What Can We Learn About the Origin Neutrino Masses at the Large Hadron Collider?

Sunday, 15 February 2015
Exhibit Hall (San Jose Convention Center)
Ajinkya S. Kamat, University of Virginia, Charlottesville, VA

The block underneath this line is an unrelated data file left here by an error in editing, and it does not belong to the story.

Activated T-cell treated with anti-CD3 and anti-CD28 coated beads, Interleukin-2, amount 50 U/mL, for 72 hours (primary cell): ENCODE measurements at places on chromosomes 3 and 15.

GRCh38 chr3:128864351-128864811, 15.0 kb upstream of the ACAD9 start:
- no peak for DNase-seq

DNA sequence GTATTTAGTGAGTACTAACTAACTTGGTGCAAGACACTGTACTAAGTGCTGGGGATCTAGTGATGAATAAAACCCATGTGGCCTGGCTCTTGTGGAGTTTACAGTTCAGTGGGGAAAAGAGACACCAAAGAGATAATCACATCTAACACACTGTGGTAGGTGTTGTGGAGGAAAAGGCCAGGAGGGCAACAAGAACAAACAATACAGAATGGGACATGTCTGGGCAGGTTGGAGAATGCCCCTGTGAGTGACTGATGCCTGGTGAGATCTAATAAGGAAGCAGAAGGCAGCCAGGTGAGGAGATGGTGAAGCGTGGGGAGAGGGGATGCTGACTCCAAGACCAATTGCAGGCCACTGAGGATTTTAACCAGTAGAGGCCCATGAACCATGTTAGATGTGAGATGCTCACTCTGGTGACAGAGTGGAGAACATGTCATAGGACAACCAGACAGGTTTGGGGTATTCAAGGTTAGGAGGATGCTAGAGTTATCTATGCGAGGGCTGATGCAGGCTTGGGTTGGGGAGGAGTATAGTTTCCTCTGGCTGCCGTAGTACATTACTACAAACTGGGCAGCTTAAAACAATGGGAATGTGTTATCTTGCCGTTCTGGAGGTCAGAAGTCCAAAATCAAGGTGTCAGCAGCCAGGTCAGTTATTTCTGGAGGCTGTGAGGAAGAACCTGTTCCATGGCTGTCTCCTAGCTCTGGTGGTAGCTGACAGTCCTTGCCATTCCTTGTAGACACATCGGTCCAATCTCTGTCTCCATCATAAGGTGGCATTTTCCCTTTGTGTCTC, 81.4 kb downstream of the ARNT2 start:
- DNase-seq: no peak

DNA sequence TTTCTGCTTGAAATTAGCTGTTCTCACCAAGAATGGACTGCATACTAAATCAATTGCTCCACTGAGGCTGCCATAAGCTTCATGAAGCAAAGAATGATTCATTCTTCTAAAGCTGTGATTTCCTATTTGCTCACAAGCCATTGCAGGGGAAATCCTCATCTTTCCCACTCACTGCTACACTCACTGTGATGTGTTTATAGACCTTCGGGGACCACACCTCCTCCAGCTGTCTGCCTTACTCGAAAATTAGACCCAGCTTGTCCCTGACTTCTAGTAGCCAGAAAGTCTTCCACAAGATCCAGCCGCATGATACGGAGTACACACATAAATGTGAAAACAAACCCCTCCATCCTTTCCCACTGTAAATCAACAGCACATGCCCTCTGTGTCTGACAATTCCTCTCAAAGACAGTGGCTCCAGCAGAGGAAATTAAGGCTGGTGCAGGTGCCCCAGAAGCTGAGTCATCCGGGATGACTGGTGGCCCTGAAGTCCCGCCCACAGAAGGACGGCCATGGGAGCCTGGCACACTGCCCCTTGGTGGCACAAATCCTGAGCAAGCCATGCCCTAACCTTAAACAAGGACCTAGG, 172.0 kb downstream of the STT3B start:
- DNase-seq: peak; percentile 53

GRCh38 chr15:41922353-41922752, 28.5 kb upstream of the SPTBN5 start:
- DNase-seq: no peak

Background. The origin of the neutrino masses is one of the most pressing problems in Particle Physics. A model of electroweak-scale right-handed neutrino (EWνR) was put forward a few years ago. In this model the Majorana masses of right-handed neutrinos are found to be naturally of the order of the electroweak scale. With the EWνRmodel it possible to directly produce the right handed neutrino and probe the origin of the neutrino masses at the LHC. This model does not violate the experimental constraints from the electroweak precision parameters. A minimal extension to this model can naturally give rise to a CP-even Higgs boson around 126 GeV mass, along with a rich spectrum of new scalar particles and mirror fermions. The objective of the present research is to determine the implications of this model in the light of the 126 GeV Higgs boson particle discovered in 2012 at the LHC. Method. The signal strengths associated with various decay channels of the 126 GeV Higgs boson have been measured by CMS and ATLAS. We scanned the parameter space of this model to obtain a 126 GeV Higgs boson, and compared the predictions of its decay signal strengths with the signal strengths of the 126 GeV Higgs boson at LHC. We also computed the decay signal strengths of heavier CP-even scalars in this model and compared them with results from the SM-like-heavy Higgs search at CMS and ATLAS. Results. We observed that the decay signal strengths of the 126 GeV Higgs boson candidate in the EWνR model agree with the experimental data at CMS and ATLAS. In an example case explored in detail, when a SM-like scalar is a dominant component in the 126 GeV Higgs boson at LHC, the signal strengths of its decays to 2 W and 2 Z bosons (0.71 to 0.84), bottom-anti-bottom quarks and tau-anti-tau leptons (1.00 to 1.18), and 2 photons (almost 0 to 2.5) agree with the experimental results for those decay channels. In this scenario, the heavier CP-even scalar can be ruled out in a mass region lower than about 410 GeV, but in the heavier-mass region it can strongly couple to the mirror fermions. Hence, the present heavy-Higgs-search data from CMS and ATLAS are not sufficient to make a conclusive statement about this scalar in the entire heavy-mass range. In addition to this scenario, we found a large part of the parameter space in the EWνRmodel, where the 126 GeV Higgs boson at LHC exhibits SM-like decay signal strengths, even if the SM-like scalar is a subdominant component in it. Thus, the Higgs boson at LHC appears to be an imposter with a dual-like nature within the regime of this model. Conclusions. Our analysis demonstrates that SM-like decay signal strengths are not sufficient to conclude whether or not the 126 GeV Higgs boson at LHC is really an SM-like Higgs or just an impostor. Thus, more experimental data and analysis is required to make a conclusive statement about the nature of this Higgs boson. Because our analysis reveals interconnection between neutrino masses and the Higgs sector, it shows that the study of EWνRmodel at LHC can provide deeper insights into the nature of the Higgs boson at LHC.